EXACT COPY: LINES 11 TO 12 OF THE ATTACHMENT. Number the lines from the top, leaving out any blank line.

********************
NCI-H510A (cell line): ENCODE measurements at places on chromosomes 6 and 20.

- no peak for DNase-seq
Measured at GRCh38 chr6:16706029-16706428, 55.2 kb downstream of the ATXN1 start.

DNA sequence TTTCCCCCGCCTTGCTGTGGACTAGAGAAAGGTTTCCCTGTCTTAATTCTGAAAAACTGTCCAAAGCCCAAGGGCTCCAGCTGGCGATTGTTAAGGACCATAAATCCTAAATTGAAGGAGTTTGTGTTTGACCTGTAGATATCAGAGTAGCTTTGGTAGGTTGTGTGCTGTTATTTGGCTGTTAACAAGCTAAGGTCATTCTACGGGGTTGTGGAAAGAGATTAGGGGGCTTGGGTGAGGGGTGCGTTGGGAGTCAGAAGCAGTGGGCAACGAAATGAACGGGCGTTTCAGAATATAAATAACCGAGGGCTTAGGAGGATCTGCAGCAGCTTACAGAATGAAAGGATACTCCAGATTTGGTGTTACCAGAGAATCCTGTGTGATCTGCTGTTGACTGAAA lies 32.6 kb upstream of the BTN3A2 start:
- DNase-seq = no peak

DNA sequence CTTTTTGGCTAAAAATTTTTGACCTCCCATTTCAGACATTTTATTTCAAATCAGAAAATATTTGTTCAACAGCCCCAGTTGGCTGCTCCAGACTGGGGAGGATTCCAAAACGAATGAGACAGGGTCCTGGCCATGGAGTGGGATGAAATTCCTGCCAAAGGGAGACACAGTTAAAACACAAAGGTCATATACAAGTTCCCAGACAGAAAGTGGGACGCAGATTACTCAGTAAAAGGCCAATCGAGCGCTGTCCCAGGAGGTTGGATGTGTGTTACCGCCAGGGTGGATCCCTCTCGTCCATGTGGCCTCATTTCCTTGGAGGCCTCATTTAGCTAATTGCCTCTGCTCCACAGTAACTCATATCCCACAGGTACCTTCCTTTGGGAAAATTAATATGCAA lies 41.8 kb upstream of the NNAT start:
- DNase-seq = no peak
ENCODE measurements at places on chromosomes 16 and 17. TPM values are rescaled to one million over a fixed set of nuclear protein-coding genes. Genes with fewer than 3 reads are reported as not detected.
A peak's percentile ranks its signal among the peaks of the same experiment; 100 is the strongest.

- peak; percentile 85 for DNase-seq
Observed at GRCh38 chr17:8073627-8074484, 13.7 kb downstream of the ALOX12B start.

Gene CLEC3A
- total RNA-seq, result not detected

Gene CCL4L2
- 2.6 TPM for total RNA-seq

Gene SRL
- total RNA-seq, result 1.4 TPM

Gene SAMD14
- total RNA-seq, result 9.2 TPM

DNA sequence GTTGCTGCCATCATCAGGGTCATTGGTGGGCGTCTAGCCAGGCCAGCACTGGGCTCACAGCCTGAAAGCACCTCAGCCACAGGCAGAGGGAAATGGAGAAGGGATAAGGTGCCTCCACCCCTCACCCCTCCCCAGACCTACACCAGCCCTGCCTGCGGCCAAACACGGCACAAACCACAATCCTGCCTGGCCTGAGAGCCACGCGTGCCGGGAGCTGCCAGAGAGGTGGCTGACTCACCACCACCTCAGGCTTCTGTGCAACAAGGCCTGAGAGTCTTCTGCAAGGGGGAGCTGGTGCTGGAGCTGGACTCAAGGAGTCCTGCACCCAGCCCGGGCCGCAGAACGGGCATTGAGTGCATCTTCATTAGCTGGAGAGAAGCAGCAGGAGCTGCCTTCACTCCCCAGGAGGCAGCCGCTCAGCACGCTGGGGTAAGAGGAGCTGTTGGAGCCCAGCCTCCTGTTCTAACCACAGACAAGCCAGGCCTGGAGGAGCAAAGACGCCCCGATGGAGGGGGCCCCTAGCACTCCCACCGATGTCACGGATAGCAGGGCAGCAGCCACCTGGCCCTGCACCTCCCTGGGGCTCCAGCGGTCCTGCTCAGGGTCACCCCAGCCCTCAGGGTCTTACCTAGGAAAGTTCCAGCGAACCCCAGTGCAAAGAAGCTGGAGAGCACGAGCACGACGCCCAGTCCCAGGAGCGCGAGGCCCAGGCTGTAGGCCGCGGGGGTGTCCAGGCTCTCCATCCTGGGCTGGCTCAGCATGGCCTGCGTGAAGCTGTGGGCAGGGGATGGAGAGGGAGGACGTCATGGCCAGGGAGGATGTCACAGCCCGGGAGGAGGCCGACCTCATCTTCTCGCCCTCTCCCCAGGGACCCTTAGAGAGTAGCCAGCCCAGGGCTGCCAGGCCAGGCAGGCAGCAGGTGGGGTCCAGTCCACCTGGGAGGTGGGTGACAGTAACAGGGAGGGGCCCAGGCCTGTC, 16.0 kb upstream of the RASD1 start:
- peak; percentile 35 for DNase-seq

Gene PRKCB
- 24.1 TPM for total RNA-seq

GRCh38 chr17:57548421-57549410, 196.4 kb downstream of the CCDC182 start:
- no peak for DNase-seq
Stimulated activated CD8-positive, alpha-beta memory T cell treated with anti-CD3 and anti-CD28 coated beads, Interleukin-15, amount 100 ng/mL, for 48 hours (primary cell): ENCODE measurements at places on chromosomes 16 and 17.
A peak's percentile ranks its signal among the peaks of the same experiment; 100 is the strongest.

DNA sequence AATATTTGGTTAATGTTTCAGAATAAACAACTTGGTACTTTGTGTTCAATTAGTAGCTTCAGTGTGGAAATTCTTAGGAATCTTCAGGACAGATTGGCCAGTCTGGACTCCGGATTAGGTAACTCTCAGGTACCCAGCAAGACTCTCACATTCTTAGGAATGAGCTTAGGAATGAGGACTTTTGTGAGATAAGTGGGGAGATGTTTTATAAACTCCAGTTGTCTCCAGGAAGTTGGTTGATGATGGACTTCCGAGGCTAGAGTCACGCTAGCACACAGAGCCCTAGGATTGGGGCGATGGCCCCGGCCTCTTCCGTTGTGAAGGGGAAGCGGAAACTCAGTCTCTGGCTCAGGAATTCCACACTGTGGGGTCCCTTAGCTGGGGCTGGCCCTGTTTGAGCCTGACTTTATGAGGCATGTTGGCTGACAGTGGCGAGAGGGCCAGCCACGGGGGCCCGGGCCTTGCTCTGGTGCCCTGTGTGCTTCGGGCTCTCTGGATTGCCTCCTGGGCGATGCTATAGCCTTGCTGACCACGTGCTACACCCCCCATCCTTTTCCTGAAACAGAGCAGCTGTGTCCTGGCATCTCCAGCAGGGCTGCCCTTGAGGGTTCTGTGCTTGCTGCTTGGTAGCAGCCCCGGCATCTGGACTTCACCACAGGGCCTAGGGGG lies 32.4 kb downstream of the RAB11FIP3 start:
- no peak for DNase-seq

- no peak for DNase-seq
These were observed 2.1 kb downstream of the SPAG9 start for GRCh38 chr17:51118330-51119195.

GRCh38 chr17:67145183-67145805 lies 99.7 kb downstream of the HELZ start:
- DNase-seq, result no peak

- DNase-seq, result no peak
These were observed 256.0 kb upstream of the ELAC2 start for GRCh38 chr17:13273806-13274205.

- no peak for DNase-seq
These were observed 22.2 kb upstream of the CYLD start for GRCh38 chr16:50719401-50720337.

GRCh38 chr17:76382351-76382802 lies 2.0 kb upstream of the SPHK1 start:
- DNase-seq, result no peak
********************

Observed at GRCh38 chr17:8073627-8074484, 13.7 kb downstream of the ALOX12B start.

Gene CLEC3A